This is Einstein's theory of happiness, which just sold for $1.5m

 
Emma Haslett
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Albert Einstein
Einstein was awarded the Nobel Prize for Physics in 1921 (Source: Getty)

Forget relativity: it turns out Albert Einstein's thoughts on philosophy are just as revered as his workings on time and space - after one of this thoughts on the pursuit of a happy life sold at auction for more than $1.5m (£1.1m).

Israeli auctioneer Winners said a three-line philosophy, handed to a messenger in Tokyo in lieu of a tip in 1922, had been expected to sell for between $5,000 and $8,000, but ended up going under the hammer for $1.56m at an auction yesterday.

According to Winners, Einstein gave the note to a courier during a stay in Tokyo in which the scientist was "impressed but also a little embarrassed" by the publicity he received. When the courier brought something to his hotel room, Einstein had no cash, so "decided to make the most of his new exalted status" and passed on his wisdom instead.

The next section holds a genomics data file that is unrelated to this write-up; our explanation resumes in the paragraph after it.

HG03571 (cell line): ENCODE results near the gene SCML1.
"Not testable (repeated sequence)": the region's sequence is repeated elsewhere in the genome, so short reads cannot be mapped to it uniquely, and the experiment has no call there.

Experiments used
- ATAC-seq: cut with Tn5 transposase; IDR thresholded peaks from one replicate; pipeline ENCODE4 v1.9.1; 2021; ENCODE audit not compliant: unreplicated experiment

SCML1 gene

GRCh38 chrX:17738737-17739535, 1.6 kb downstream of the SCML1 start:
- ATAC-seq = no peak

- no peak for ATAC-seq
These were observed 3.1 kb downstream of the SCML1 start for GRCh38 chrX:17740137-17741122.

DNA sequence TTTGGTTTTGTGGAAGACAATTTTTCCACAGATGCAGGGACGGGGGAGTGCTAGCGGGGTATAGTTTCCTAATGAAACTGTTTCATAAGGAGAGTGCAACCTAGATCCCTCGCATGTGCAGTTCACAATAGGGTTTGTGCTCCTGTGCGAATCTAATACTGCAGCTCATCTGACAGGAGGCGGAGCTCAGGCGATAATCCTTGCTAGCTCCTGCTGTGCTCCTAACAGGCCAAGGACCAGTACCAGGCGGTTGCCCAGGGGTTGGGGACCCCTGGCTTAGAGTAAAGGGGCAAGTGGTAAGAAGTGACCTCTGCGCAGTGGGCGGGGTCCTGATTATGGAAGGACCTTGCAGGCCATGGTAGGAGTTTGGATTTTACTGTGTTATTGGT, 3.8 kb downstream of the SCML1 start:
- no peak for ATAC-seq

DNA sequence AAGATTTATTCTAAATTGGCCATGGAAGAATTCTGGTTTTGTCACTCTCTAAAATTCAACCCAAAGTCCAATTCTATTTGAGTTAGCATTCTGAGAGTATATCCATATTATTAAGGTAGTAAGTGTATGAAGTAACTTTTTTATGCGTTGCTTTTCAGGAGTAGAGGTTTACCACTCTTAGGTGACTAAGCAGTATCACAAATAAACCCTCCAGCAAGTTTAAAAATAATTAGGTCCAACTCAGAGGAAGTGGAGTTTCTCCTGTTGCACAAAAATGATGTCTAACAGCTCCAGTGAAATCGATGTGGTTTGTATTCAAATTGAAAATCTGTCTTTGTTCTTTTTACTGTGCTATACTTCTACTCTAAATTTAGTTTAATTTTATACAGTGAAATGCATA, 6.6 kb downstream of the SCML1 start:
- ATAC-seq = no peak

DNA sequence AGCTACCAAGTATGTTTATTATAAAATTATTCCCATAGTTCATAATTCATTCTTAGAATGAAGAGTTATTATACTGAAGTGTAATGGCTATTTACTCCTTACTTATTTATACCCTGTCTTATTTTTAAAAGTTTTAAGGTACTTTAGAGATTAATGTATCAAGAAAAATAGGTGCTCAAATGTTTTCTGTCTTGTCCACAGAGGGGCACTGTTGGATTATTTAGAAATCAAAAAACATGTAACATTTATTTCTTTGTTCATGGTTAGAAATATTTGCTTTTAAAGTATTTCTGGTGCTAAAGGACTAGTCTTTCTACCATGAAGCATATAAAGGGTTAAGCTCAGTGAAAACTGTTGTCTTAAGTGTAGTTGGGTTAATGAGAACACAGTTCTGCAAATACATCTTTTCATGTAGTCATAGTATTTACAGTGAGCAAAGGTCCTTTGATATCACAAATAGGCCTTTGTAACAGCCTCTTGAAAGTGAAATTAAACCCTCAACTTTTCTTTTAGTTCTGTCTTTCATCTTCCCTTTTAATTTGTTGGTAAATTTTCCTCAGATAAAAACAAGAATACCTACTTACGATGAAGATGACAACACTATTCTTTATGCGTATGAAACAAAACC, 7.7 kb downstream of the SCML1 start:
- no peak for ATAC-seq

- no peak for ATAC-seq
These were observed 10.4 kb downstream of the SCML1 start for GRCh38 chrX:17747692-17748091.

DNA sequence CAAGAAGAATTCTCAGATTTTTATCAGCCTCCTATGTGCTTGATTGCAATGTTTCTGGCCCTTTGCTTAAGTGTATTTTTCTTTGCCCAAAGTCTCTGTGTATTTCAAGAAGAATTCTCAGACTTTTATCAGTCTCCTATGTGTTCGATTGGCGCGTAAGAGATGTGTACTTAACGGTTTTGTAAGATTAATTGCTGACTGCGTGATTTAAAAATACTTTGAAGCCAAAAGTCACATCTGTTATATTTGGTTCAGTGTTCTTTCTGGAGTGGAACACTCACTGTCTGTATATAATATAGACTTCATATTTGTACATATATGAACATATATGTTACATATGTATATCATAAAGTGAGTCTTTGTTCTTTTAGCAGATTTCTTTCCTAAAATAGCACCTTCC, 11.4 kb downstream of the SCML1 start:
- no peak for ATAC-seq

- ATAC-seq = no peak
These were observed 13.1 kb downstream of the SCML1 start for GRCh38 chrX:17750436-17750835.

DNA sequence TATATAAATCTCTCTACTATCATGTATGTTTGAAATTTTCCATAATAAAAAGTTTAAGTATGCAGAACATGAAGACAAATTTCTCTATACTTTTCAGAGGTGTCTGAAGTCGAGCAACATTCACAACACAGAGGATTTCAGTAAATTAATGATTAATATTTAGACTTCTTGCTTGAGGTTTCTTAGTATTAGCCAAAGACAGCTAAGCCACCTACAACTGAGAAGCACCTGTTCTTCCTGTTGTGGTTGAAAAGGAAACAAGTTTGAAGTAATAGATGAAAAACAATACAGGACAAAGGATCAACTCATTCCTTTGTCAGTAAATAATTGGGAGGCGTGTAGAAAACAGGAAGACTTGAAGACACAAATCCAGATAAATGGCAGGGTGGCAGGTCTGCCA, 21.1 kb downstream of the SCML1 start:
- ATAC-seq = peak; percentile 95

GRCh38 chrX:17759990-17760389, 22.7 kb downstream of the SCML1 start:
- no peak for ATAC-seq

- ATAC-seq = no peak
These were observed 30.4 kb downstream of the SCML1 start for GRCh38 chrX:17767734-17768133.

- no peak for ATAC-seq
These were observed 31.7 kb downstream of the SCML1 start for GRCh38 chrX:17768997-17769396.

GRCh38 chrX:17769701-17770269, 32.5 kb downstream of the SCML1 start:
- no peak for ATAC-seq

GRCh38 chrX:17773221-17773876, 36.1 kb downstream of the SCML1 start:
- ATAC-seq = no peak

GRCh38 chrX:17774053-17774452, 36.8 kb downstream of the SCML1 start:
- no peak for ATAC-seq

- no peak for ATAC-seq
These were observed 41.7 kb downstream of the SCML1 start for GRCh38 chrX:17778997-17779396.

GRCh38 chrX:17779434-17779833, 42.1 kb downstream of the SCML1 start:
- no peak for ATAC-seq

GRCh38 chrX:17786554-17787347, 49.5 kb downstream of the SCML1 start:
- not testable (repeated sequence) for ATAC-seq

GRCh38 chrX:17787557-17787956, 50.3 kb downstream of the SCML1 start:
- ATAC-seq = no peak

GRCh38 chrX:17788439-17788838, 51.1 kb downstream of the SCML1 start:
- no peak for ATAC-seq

Einstein's advice? "Stilles bescheidenes Leben gibt mehr Glueck als erfolgreiches Streben, verbunden mit bestaendiger Unruhe." Or, in English:

A calm, modest life brings more happiness than striving for success, combined with constant anxiety.

Read more: Feeling unhappy? Here are ten tips for leading a happier life

The note sold for $1.5m (Source: Winners)

According to Winners, it was during the same visit to Japan that Einstein was informed he had won the Nobel Prize for Physics.

"Einstein decided to continue his journey according to his original plan, and he was absent from the ceremony in Stockholm in December," it added.

"The news of the Nobel Prize winner's arrival in Japan spread quickly, and when he arrived he found himself being welcomed by thousands of people flocking to see him."

Read more: This is the happiest place to live in London

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